Somewhere i have never travelled, glady beyond
any experience, your eyes have their silence;
in your most frail gesture are things which enclose me,
or which i cannot touch because they are too near . . .
—e. e. cummings
I have sailed upon the waters of Lake Pleasant, but never in my own boat, the boat I now build with my own heart and hands. Like Cummings, I suppose, this whole undertaking has emerged gradually as some unknown adventure far beyond any experience I have gladly travelled or dreamt.
And yet, we all dream— all of us who build boats dream. We await the exuberant moment when we hear at last the sound of breaking bottle across wooden hull. And when that moment finally arrives, we launch forth propelled by past dreams and longer labors. And until that moment arrives, we live out such dreams in long, deep, and distant thoughts— thoughts too far away to be touched, or heard, or even seen. Something there is about building a boat. Even the tradition of bottle across bow is unique. Indeed, such simple ceremony says there is something special, something very different about building a boat, something no other endeavor has.
You might say the lines of a boat are more like the lines of a poem, filled with mystery, filled with beauty, filled with dignity. So it has been with us— this building of boat, this building of dream, this encountering a companion who has been with me from my childhood. Building a boat is the somewhere I have wanted to travel almost since I can remember. Now at last nearer the twilight years of life I do what I dreamt of as a boy. I am a boy again, but not a boy. It is as if the years have passed, but time has not.
Such dreams often bring me to waters such as this lake. By happy chance that day, Miss Pat and I found ourselves surprised by joy. We had ventured upon a late afternoon dinner boat. We signed up for the sunset cruise, took our dreams with us, and smiled wistfully at one another and waved good-bye to shore and trouble.
We went aboard. The small tables were elegantly set, complete with crystal and small flowers poking their way up their glass vases. Near the stern two men prepared guitars, wiping them carefully with oil, and striking chords with precise exactness. We smiled at life in thankfulness. Little did any of us know, though, that an unheard music was already in the air, a song which only memories can compose— a far-off melody lingering in the mind like persistent rain drops making their way to earth in rhythmic cadences.
As we ventured out toward the middle of the lake, we instinctively looked for sailboats. Wind and water merge with these vessels, merge naturally in elegant movement. “Look at that boat,” she said. “Do you suppose our sails will be that white? Will our boat be that graceful or that large? Will we be able to sail along that same shore? ”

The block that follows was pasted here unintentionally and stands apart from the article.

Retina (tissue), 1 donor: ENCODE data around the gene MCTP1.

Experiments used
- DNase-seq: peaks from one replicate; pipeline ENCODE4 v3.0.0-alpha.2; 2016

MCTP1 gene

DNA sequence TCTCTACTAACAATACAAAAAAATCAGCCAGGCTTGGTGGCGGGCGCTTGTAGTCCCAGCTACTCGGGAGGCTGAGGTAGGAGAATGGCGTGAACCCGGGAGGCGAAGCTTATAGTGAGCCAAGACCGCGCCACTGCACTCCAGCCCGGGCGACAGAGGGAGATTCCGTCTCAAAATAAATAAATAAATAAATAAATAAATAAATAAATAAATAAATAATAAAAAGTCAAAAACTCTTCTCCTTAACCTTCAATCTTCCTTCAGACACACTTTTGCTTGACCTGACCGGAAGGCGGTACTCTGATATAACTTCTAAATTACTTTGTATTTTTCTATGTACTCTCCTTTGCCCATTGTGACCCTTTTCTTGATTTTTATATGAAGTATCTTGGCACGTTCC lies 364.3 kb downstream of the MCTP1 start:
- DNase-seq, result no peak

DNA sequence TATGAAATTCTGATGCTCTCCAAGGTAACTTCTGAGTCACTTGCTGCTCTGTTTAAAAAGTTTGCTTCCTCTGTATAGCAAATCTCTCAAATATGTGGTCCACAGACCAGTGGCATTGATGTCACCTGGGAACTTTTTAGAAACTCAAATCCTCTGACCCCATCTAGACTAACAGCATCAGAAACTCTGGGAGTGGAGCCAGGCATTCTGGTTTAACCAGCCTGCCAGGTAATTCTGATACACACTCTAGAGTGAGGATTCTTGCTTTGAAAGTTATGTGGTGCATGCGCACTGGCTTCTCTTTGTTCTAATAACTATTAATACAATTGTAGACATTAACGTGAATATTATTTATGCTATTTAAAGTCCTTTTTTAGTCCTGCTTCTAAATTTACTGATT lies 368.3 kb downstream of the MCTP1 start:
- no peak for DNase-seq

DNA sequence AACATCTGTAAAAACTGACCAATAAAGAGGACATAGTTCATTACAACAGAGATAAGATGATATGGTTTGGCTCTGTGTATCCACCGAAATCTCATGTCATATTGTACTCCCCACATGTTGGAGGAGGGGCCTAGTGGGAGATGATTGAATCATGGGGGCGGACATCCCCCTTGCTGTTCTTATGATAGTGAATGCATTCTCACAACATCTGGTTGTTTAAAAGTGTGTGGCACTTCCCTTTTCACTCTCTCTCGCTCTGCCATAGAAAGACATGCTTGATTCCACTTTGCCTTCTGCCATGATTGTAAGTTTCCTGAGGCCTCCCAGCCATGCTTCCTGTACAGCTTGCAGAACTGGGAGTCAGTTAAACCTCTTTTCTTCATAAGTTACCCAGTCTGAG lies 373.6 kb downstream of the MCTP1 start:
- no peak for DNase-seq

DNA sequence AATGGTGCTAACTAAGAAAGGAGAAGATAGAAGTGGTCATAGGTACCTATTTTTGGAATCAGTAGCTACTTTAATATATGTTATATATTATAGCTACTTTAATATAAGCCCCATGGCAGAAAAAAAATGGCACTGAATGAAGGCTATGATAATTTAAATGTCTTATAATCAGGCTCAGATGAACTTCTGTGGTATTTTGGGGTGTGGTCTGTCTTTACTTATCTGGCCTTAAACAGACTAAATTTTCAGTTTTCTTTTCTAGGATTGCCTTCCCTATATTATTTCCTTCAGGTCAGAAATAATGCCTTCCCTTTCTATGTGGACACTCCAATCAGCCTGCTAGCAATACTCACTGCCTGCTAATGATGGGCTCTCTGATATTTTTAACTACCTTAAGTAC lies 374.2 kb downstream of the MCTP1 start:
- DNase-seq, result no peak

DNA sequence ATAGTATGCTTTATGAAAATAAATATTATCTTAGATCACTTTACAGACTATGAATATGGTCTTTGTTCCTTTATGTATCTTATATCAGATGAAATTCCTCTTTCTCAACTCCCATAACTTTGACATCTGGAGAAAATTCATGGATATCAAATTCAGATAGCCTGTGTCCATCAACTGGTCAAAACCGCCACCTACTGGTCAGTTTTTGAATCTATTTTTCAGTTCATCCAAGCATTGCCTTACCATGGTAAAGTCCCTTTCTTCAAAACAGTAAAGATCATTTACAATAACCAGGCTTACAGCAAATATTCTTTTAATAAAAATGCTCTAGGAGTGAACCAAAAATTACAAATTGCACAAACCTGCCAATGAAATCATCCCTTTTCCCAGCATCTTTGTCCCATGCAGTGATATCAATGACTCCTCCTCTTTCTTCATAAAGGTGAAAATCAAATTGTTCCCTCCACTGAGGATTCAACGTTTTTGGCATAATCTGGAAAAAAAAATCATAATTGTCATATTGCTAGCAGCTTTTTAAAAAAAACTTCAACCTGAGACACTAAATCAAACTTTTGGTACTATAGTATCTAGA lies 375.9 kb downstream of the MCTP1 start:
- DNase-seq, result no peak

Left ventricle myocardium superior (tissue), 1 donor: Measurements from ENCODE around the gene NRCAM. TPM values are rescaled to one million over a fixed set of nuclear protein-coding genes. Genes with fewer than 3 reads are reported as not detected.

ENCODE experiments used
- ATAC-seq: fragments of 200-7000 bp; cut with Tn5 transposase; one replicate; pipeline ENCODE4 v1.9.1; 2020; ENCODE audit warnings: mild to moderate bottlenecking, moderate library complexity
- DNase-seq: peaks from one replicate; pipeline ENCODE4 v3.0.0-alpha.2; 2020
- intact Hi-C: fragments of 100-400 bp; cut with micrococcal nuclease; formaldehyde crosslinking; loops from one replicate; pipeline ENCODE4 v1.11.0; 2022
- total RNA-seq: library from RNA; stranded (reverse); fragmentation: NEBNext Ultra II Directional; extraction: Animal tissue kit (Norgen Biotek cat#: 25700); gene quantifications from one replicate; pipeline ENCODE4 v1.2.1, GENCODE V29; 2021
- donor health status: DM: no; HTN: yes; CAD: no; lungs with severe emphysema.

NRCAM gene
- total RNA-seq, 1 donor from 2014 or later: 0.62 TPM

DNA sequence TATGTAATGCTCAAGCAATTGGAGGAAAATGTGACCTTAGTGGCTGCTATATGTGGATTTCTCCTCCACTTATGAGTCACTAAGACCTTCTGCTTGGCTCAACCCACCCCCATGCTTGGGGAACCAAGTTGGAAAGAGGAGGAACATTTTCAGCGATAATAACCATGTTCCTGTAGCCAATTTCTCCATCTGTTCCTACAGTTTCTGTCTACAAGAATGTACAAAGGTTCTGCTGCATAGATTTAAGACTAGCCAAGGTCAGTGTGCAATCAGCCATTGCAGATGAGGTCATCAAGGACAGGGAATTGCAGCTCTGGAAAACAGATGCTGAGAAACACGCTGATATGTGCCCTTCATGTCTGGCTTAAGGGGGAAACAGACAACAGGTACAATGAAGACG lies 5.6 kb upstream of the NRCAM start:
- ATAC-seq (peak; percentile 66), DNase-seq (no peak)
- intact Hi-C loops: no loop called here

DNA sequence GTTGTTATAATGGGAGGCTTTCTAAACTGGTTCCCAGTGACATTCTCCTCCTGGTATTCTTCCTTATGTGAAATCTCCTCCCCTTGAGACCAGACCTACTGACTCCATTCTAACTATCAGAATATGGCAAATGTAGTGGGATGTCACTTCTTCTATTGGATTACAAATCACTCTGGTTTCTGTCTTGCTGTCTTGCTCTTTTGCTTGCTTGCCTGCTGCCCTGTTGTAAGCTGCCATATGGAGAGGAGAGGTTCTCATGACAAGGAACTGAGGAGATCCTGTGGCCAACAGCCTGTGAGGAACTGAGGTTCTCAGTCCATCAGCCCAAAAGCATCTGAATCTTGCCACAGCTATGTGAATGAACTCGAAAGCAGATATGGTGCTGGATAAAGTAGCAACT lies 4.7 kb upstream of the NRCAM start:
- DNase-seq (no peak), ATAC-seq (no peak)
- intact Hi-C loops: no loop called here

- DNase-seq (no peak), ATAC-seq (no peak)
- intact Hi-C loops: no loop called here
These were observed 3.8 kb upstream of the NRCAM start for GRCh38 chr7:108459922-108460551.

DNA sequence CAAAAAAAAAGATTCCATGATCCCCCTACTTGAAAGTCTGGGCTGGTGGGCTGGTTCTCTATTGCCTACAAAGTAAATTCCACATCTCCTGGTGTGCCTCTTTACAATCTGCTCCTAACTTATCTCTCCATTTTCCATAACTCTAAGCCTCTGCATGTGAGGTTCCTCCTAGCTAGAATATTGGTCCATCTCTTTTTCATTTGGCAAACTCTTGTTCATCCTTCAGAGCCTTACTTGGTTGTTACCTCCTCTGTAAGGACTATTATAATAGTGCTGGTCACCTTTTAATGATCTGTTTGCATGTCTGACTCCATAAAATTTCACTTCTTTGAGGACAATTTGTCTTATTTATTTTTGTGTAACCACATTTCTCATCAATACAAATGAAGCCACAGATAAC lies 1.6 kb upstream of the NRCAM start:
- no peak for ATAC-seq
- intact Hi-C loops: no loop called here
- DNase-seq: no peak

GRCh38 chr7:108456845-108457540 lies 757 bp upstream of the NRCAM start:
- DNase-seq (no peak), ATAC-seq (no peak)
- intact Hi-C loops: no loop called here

I nodded in silence. We strolled upon the deck in whispers of sunset evenings to come. The desert has an undulating and sweeping beauty all its own. Something there is about a sunset in a desert. The open sky seems to go on forever, halted only by shadows of large Saguaro cacti, and outline of purple mountains.
The boat we are building was intended for such waters as these, meant for quiet moments in protected waters and private coves. I suppose there is a great deal of adventure in blue water cruises, and such moments certainly have their sense of measured thrill, but a boat does not have to be on a voyage to Tahiti in the middle of the Pacific to weave the threads of memory. A boat like ours was built more for the quiet moments of life, moments like these.
We watched the sun in the distance with its changing of colors like the changing of some royal guard. The sky began to turn a burnt orange, and the sounds of silence emerged everywhere. Like ourselves, fellow passengers now spoke only in hushed tones as God closed day as easily as we might close a door. The boat silently pierced its way through water, leaving only ripples and small crescents which rose and fell, and then fell and rose in rhythmic mystery. Memories are made of this, and so are the dreams of boats under sail in quiet waters at day's end.
We walked back into the cabin, sat down, and looked out the windows, looked far out into today, and far past beyond tomorrow. Somewhere I have never travelled, but this somewhere is a place to which I want to return. Return, I hope, in a boat built with our own effort. And once again, will we hear again the lapping of water as time and even life itself become entranced, become suspended in reflections of water, thought and dreams. This is what it is all about.
May you build your own dreams as well. I wish you that. May you sail away into an ever darkening sunset splashed with hues of red, orange, and royal purples. If you have ever thought, even once thought, about building a boat, give that dream life. Build that dream now. Life is too short, simply too short, to let the dream die before the man must leave. May you seize your dream. May you live all the days of your life. Carpe diem.
(I do not know what it is about you that closes
and opens; only something in me understands
the voice of your eyes is deeper than all roses)
nobody, not even the rain, has such small hands